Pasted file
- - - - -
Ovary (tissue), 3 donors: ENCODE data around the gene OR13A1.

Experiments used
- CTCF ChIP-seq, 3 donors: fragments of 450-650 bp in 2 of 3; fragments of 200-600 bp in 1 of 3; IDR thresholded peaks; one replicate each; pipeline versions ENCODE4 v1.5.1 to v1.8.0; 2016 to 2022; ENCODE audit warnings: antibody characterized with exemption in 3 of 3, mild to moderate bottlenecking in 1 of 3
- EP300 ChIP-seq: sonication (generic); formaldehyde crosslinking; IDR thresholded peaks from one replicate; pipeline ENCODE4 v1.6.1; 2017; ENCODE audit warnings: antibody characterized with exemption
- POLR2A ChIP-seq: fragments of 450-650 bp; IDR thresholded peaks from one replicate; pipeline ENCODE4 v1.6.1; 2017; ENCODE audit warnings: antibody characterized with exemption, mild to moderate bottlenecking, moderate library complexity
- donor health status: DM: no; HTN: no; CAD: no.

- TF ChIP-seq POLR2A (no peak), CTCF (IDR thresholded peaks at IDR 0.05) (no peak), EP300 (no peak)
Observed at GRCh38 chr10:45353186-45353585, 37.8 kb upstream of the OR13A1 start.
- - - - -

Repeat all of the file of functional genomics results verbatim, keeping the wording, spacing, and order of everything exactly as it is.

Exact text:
Ovary (tissue), 3 donors: ENCODE data around the gene OR13A1.

Experiments used
- CTCF ChIP-seq, 3 donors: fragments of 450-650 bp in 2 of 3; fragments of 200-600 bp in 1 of 3; IDR thresholded peaks; one replicate each; pipeline versions ENCODE4 v1.5.1 to v1.8.0; 2016 to 2022; ENCODE audit warnings: antibody characterized with exemption in 3 of 3, mild to moderate bottlenecking in 1 of 3
- EP300 ChIP-seq: sonication (generic); formaldehyde crosslinking; IDR thresholded peaks from one replicate; pipeline ENCODE4 v1.6.1; 2017; ENCODE audit warnings: antibody characterized with exemption
- POLR2A ChIP-seq: fragments of 450-650 bp; IDR thresholded peaks from one replicate; pipeline ENCODE4 v1.6.1; 2017; ENCODE audit warnings: antibody characterized with exemption, mild to moderate bottlenecking, moderate library complexity
- donor health status: DM: no; HTN: no; CAD: no.

- TF ChIP-seq POLR2A (no peak), CTCF (IDR thresholded peaks at IDR 0.05) (no peak), EP300 (no peak)
Observed at GRCh38 chr10:45353186-45353585, 37.8 kb upstream of the OR13A1 start.